Prince Xaviero is the most offensive Harlequin "hero" I've encountered. I only finished the book so I could review it. I enjoy books with jerky alpha male heroes who have some redeeming qualities and are gradually transformed into better men by their love of the heroines. Xaviero doesn't have any redeeming qualities, and his transformation in the final pages of the book is ridiculous. Even worse, there's nothing remotely interesting about the heroine, a spineless nitwit.
Xaviero, the prince of a made-up island country, desires Cathy but is disgusted by her sexual desires (which are, of course, inappropriate for a woman), her lack of education, and her lowly position as a maid. The only quality he values in her is her submissiveness; he tells her he wants to marry her because she is "wonderfully compliant." I didn't find much to admire in her, either. We're supposed to sympathize with her because she lost her parents at a young age, and we're supposed to think she has hidden talents (and a personality) because she gardens and has a nice bedside manner with Xaviero's comatose brother. Instead, she's a shallowly-drawn character who lets Xaviero emotionally abuse her. Every time I thought she was about to stand up to him, she backed down or was swept away by his kisses. I felt tricked again and again.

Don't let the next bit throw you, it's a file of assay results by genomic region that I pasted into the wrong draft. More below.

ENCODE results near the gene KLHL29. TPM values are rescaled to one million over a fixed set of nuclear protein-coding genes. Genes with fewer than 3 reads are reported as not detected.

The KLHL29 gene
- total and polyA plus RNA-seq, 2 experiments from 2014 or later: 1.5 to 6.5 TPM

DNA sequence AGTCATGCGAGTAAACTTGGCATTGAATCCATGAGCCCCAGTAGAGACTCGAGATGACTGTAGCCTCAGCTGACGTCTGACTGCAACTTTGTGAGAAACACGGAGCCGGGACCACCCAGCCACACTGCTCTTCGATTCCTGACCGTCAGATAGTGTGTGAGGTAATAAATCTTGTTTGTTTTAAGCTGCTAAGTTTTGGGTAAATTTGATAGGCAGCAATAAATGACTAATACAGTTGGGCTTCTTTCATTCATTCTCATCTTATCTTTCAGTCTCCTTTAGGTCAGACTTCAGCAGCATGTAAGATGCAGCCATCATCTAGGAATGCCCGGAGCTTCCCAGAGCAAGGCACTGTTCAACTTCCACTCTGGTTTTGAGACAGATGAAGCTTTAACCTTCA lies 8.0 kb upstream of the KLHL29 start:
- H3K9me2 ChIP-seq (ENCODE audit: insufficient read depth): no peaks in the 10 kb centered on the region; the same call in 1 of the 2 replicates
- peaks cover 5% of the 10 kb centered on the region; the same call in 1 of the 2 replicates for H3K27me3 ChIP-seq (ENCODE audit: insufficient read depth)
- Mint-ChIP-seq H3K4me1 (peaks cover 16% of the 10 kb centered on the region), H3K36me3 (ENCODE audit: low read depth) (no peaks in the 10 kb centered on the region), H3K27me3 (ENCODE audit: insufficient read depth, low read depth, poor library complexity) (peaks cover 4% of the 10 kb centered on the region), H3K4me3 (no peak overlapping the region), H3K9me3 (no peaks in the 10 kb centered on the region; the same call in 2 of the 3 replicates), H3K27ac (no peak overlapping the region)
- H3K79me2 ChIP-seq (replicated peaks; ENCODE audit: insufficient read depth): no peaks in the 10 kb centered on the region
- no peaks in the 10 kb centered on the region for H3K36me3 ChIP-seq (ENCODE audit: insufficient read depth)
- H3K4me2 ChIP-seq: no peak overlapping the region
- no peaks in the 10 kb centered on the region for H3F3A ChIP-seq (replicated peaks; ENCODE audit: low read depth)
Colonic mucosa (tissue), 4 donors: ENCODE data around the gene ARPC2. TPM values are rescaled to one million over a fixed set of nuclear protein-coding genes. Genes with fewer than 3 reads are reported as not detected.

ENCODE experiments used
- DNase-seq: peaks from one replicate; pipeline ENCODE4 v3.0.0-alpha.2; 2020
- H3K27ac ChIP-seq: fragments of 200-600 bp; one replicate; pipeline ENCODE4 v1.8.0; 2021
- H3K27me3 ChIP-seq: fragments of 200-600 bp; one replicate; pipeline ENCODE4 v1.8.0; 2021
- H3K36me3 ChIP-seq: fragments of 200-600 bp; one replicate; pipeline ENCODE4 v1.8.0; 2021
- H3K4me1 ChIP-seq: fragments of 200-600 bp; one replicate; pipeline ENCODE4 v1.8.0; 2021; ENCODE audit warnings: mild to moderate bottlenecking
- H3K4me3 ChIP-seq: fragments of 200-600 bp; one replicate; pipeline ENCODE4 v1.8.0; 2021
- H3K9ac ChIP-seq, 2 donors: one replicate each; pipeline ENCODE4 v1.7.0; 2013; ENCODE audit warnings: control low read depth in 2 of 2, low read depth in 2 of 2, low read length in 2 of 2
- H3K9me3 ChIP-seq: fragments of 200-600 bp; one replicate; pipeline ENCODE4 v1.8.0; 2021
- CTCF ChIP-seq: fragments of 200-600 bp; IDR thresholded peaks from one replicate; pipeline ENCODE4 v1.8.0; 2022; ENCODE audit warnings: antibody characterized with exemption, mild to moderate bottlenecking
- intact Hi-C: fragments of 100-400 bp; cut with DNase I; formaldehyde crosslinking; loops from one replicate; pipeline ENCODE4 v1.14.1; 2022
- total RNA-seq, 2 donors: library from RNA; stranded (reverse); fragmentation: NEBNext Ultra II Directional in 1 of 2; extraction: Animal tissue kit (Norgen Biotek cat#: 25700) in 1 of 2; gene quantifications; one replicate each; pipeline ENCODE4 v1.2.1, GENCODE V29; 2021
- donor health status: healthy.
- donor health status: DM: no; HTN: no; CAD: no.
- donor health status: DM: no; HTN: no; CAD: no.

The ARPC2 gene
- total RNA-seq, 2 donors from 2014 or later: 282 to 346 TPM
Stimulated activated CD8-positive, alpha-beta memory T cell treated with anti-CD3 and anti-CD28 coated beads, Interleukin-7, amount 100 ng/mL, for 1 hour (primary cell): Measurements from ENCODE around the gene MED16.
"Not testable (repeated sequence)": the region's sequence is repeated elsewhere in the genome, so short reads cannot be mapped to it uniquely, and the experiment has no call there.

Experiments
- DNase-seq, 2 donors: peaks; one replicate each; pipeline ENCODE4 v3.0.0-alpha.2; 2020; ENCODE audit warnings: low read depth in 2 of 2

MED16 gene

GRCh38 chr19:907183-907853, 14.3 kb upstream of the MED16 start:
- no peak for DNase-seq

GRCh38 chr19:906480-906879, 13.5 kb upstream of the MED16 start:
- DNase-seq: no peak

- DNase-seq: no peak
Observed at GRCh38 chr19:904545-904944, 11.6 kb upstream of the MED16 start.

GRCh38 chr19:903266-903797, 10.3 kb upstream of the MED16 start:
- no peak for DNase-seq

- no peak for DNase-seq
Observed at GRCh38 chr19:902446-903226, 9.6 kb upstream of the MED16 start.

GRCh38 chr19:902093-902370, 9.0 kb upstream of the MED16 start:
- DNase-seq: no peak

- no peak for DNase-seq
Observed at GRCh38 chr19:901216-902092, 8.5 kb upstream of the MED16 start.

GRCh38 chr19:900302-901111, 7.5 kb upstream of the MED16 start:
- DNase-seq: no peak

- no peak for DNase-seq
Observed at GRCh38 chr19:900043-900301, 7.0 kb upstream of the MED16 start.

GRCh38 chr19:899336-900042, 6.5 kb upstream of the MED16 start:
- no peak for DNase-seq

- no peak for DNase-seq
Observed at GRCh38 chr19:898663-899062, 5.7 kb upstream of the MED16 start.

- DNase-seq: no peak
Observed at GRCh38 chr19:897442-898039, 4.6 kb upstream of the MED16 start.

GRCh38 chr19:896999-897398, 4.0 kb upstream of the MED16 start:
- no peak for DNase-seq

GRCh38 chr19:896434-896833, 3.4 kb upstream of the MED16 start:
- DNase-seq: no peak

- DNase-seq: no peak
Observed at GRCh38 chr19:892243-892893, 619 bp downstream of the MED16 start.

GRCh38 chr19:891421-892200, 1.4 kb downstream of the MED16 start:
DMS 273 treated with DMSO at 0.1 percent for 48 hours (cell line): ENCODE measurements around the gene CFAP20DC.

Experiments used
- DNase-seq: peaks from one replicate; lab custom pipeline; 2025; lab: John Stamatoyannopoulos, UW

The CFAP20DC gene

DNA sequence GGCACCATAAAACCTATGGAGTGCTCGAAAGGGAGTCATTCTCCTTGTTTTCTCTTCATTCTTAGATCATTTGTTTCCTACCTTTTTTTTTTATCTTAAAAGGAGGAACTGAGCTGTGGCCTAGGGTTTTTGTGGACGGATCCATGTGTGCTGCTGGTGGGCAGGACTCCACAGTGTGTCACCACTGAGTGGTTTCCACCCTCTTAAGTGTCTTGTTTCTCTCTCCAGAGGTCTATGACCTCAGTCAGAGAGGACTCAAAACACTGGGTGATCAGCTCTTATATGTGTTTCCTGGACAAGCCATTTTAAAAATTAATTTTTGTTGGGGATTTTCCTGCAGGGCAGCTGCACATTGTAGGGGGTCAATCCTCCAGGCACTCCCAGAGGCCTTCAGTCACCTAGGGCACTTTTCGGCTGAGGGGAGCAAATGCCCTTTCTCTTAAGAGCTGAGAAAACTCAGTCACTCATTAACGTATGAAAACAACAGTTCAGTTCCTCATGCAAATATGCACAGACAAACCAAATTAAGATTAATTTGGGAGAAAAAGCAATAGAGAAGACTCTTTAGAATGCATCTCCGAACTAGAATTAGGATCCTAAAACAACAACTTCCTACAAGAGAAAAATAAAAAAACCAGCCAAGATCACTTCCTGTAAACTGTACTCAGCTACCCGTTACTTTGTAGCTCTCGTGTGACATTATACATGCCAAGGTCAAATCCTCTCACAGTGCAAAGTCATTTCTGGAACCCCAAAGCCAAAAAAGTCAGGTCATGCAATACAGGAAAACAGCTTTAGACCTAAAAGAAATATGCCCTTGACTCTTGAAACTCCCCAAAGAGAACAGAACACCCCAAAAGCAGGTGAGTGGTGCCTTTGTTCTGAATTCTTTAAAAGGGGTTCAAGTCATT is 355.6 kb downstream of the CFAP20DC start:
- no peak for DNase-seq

After Xaviero undergoes his sudden and unbelievable transformation and claims to have loved her all along, we're told the lesson of this awful story is "that love truly could conquer all." (i.e., Stay with that demeaning, manipulative, abusive s-o-b and eventually the power of your love will turn him into a kind, generous, loving prince.) The lesson I learned from this book is that there are more enjoyable ways to spend time than reading books by Sharon Kendrick.